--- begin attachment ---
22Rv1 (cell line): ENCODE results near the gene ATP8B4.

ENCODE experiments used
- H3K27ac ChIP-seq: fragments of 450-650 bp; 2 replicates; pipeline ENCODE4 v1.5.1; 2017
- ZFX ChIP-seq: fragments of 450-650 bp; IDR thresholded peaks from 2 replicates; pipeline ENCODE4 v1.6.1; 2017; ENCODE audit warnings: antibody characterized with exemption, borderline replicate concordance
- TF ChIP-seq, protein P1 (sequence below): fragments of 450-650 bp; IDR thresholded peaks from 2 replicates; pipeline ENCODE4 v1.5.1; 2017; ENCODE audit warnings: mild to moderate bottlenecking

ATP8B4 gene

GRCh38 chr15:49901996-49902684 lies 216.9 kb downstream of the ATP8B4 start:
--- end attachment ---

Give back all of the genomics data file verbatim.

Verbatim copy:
22Rv1 (cell line): ENCODE results near the gene ATP8B4.

ENCODE experiments used
- H3K27ac ChIP-seq: fragments of 450-650 bp; 2 replicates; pipeline ENCODE4 v1.5.1; 2017
- ZFX ChIP-seq: fragments of 450-650 bp; IDR thresholded peaks from 2 replicates; pipeline ENCODE4 v1.6.1; 2017; ENCODE audit warnings: antibody characterized with exemption, borderline replicate concordance
- TF ChIP-seq, protein P1 (sequence below): fragments of 450-650 bp; IDR thresholded peaks from 2 replicates; pipeline ENCODE4 v1.5.1; 2017; ENCODE audit warnings: mild to moderate bottlenecking

ATP8B4 gene

GRCh38 chr15:49901996-49902684 lies 216.9 kb downstream of the ATP8B4 start: